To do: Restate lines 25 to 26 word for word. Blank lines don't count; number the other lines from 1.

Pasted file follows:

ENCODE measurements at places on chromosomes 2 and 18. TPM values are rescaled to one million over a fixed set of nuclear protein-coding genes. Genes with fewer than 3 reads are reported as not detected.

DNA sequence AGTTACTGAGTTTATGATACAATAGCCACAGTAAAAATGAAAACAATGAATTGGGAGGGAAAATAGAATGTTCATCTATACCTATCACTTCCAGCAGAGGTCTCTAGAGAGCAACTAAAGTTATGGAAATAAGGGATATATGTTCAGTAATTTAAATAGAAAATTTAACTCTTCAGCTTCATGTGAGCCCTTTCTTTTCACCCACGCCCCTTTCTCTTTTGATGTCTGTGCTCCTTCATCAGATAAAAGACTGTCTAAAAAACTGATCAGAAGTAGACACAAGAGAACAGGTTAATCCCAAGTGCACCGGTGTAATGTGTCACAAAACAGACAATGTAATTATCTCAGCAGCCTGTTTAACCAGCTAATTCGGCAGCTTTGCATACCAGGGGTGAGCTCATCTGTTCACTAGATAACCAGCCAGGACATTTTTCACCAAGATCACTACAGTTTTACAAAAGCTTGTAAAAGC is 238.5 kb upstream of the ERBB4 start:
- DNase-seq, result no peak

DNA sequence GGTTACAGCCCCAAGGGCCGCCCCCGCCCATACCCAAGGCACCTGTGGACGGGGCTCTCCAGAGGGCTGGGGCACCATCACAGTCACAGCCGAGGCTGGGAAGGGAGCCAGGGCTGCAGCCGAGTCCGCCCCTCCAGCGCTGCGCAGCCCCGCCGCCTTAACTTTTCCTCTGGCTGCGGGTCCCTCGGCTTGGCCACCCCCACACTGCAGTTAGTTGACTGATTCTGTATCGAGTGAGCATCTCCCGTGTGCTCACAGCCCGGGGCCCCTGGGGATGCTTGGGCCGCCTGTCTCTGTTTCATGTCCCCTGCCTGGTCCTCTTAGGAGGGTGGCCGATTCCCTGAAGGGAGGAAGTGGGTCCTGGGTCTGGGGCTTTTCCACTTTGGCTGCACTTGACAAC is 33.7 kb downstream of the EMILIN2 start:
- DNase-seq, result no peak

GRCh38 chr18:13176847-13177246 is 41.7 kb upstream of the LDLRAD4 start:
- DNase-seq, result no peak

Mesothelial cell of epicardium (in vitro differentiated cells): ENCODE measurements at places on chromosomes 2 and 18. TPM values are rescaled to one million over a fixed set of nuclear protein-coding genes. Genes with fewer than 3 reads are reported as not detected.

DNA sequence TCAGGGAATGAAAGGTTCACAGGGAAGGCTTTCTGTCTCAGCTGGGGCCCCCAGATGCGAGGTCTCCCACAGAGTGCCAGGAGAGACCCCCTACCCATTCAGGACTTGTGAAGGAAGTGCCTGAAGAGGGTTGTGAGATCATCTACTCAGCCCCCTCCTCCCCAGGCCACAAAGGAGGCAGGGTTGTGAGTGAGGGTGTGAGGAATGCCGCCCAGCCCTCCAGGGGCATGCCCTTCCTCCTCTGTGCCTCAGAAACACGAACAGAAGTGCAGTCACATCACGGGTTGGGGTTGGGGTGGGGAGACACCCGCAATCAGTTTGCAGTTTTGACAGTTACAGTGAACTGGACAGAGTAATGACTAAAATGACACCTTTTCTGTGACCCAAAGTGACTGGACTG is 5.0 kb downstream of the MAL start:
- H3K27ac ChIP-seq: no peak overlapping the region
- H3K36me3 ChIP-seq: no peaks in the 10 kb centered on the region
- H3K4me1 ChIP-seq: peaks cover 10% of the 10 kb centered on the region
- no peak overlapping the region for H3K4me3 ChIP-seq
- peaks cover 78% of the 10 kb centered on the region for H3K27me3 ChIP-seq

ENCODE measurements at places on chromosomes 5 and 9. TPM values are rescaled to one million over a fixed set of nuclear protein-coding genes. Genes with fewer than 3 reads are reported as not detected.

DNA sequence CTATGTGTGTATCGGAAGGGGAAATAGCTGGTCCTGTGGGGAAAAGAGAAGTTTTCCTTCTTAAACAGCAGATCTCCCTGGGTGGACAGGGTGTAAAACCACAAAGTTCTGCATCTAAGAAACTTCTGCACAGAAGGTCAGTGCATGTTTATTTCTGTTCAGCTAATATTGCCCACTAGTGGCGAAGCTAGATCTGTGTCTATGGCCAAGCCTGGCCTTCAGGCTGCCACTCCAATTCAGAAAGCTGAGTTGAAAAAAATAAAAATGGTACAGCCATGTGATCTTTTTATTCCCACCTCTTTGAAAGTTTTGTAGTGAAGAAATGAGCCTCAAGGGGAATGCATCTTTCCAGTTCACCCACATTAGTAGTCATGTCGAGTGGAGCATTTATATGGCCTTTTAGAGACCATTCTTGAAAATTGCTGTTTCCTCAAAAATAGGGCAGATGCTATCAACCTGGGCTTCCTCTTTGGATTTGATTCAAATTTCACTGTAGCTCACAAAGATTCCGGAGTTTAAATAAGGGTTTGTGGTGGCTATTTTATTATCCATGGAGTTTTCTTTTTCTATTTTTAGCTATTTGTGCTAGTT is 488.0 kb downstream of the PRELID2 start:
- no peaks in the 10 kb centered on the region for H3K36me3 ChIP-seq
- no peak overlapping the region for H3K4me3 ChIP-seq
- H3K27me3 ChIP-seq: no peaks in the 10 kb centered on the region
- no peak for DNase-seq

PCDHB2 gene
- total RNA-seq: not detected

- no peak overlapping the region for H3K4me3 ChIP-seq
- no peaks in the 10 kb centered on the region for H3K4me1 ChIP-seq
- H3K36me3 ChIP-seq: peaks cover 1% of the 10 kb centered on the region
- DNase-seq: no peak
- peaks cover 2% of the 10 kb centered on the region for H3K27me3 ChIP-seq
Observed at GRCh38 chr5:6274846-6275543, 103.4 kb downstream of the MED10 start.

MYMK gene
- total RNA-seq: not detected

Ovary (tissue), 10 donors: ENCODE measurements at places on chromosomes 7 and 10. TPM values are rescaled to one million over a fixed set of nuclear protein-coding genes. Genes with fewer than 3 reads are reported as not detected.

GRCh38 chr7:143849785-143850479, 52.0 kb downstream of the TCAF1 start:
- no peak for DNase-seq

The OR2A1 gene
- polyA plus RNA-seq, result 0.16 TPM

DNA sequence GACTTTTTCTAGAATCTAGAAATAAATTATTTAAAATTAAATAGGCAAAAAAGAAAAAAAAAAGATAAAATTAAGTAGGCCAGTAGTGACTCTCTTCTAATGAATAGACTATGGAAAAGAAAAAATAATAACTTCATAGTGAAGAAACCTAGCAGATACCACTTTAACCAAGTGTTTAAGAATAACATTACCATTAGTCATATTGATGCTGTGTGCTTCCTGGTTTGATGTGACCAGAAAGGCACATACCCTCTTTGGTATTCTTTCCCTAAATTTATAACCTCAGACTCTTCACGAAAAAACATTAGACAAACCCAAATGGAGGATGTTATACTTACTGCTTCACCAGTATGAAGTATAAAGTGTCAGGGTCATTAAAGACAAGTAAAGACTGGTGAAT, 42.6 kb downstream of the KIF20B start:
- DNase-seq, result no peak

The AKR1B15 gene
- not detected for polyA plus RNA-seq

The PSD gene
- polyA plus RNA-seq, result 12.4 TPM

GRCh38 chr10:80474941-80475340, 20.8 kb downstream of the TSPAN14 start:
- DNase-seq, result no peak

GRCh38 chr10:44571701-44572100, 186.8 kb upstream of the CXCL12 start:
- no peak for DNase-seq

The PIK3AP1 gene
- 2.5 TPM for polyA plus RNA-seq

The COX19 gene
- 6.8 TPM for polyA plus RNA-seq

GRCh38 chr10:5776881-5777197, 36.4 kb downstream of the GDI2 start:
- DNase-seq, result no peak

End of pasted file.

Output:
- H3K36me3 ChIP-seq: peaks cover 1% of the 10 kb centered on the region
- DNase-seq: no peak